Sleepy Hollow, 2017
Before I ever moved to New York, I knew I wanted to visit Sleepy Hollow during October. I even put it on my silly list of things to do before I turn 30, and I crushed that goal. I'm now 32 and Sunday was my fourth (mostly) annual trip upstate to the village formerly known as North Tarrytown.
I'm embarrassed to say that it took me far too long to read The Legend of Sleepy Hollow short story by Washington Irving. I don't know why I waited so long to pick it up—and the story is less than a hundred pages, so it only took me a day to read—but it definitely added to my enjoyment and appreciation of the area.
It might seem silly or pointless to revisit the same tiny town year, after year, but I'm always seeing something new. There is also a comfort to holiday rituals, and as soon as the leaves start to turn and I feel a chill in the air (something woefully missing this year—it was nearly 80 degrees on Sunday), I start looking forward to the fall pilgrimage. This year's group of adventurers included some newcomers, and it's nice to be able to introduce people to Sleepy Hollow and share the places that I've come to love so much.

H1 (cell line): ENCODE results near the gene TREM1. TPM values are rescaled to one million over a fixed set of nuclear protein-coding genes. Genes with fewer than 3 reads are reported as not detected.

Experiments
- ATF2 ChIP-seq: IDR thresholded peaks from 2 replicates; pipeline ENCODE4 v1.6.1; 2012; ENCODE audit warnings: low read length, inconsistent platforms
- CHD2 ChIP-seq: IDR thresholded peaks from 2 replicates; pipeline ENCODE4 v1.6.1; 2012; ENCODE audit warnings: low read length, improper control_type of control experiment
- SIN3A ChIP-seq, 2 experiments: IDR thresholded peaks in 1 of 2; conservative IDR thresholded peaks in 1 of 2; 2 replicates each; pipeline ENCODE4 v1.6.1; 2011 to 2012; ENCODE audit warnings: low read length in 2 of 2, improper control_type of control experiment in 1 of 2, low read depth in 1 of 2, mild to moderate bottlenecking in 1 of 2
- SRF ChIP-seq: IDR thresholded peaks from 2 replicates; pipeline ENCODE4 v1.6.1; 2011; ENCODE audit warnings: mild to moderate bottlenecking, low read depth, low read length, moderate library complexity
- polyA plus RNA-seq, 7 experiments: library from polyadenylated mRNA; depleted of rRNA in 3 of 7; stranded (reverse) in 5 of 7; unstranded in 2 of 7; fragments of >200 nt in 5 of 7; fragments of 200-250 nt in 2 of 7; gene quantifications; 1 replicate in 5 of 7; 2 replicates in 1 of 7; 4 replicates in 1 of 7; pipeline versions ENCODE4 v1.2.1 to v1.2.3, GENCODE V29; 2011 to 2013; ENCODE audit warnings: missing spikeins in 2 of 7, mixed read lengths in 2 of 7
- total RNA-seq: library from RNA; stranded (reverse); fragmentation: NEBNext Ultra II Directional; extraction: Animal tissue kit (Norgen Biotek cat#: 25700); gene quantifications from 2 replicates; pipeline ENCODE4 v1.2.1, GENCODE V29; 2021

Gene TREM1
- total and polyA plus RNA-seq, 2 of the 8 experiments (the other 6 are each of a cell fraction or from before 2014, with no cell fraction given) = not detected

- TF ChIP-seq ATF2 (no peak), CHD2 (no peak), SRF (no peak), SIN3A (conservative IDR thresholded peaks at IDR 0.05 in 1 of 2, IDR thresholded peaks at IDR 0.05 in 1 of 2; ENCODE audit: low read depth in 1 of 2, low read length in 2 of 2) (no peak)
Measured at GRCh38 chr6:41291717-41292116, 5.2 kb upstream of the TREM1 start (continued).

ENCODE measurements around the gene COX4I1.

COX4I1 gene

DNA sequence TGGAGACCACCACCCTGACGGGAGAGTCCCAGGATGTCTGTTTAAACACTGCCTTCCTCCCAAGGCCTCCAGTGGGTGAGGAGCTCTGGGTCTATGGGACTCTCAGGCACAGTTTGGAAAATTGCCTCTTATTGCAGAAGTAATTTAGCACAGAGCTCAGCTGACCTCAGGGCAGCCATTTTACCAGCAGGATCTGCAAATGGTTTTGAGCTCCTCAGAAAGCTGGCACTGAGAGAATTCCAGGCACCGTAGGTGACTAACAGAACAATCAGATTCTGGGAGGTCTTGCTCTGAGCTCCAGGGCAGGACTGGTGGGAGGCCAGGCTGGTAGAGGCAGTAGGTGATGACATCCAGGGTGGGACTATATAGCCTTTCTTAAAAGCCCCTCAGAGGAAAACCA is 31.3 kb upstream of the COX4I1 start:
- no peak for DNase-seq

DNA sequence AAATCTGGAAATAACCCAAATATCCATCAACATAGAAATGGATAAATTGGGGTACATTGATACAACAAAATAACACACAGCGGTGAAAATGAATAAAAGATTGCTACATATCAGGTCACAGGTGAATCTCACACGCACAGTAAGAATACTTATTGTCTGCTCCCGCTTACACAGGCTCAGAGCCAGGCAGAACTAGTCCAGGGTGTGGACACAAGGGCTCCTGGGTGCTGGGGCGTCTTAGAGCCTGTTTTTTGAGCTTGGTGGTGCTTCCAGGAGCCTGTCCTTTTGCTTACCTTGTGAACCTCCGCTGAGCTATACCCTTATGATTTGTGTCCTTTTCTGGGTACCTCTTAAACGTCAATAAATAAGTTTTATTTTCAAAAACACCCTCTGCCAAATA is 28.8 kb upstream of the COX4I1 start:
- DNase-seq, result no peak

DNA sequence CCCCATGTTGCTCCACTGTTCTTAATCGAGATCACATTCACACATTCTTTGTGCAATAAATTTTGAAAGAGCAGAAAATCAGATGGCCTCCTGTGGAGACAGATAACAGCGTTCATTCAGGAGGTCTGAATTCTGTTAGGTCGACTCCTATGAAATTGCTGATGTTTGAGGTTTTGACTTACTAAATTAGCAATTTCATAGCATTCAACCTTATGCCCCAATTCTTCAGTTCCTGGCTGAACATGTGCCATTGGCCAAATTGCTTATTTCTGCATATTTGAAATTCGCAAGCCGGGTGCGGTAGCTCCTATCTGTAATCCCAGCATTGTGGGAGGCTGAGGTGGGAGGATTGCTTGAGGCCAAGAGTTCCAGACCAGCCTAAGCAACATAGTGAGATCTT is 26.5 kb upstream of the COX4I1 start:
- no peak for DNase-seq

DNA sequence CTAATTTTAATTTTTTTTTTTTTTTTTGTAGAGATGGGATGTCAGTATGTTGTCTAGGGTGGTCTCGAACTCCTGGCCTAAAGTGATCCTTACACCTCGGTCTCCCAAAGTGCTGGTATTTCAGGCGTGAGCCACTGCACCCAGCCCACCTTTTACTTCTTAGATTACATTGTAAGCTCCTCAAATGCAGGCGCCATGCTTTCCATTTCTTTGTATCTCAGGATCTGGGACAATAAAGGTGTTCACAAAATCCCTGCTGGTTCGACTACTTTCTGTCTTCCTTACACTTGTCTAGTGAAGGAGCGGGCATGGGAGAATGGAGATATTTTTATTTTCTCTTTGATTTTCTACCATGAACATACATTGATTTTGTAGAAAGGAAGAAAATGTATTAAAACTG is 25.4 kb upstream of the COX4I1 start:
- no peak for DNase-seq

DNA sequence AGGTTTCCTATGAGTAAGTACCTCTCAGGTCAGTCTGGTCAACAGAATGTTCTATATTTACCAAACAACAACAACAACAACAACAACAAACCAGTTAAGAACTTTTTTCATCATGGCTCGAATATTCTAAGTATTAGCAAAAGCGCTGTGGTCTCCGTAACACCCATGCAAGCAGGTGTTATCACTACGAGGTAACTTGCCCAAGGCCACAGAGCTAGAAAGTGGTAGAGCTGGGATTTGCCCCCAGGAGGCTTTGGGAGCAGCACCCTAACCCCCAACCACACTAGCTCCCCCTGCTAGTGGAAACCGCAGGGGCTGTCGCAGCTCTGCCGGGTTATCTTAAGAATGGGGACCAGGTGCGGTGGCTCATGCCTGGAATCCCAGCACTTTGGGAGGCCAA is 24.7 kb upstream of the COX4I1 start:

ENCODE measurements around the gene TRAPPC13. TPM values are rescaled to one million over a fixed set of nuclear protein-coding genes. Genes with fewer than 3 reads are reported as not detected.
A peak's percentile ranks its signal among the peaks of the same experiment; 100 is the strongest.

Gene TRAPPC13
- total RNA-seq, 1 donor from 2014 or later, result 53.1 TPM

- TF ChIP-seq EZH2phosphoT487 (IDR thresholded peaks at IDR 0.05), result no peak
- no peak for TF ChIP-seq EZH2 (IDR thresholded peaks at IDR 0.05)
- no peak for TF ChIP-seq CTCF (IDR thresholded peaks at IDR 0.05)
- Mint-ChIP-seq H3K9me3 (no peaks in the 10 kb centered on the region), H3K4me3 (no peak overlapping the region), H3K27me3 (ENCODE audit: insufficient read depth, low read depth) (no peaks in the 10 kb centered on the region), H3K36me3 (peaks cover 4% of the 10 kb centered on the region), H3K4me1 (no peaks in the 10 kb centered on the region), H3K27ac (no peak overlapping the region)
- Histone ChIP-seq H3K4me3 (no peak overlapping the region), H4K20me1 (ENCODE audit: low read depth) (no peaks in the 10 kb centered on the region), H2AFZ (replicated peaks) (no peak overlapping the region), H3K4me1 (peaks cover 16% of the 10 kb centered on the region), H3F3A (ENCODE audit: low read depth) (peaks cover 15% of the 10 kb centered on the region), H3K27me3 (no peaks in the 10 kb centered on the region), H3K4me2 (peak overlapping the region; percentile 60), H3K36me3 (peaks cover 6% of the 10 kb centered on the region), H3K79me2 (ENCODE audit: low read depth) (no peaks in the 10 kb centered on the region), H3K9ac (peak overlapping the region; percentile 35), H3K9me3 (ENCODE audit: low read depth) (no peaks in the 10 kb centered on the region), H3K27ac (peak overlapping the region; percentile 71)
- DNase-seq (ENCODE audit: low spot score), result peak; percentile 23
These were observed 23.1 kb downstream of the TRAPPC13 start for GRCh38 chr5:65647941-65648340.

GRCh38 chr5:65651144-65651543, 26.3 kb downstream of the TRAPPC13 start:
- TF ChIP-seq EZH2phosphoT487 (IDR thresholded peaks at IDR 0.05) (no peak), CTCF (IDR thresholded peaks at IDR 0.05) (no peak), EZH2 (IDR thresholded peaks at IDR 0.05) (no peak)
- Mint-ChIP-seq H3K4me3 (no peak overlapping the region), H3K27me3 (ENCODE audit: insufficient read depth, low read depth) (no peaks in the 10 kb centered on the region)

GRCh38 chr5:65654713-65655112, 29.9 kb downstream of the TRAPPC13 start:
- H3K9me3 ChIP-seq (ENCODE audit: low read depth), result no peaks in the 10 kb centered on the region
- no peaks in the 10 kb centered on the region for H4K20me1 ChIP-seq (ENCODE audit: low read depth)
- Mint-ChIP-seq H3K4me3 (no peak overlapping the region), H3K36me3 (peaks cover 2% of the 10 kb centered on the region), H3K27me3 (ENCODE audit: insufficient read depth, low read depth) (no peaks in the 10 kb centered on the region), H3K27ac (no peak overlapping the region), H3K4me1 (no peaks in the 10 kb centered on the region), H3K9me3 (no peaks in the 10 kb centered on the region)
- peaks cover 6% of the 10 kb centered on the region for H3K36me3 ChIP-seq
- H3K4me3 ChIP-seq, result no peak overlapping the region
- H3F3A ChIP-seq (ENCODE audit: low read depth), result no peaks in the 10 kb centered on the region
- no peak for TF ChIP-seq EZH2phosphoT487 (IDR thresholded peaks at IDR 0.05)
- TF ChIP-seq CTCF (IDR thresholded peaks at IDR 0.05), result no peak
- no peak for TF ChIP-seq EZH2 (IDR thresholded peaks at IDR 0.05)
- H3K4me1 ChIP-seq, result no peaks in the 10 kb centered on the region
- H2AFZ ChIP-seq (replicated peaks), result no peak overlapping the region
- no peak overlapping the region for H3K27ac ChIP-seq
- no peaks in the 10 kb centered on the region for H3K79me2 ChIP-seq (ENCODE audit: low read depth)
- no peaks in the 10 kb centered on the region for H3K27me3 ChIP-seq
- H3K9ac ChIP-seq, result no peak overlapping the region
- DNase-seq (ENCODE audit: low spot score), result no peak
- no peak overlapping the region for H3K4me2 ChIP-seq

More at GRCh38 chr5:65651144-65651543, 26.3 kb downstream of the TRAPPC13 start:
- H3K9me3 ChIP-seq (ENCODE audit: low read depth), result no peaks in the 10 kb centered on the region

This year we spent the bulk of our time visiting two historic houses in the area—Washington Irving's Sunnyside and the Rockefeller estate, Kykuit—so we didn't have a lot of time to wander. We briefly peeked into the cemetery but unfortunately it had already closed for the day, and we ended the night screaming (and laughing) our way through the outdoor haunted maze, Horseman's Hollow.
I love that the village of Sleepy Hollow has come to embrace their famous legend—the headless horseman is everywhere, showing up on their street signs, police uniforms, fire trucks and school mascots—and I would imagine that locals either absolutely love Halloween, or grow to hate the influx of visitors. Every year I find myself discovering a lovely house with a mansard roof, cornstalks tied to columns or pumpkins on a porch and thinking that it must be the most wonderful place in the world to call home—but living just an hour train ride away isn't too bad either.
Places to eat: Horsefeathers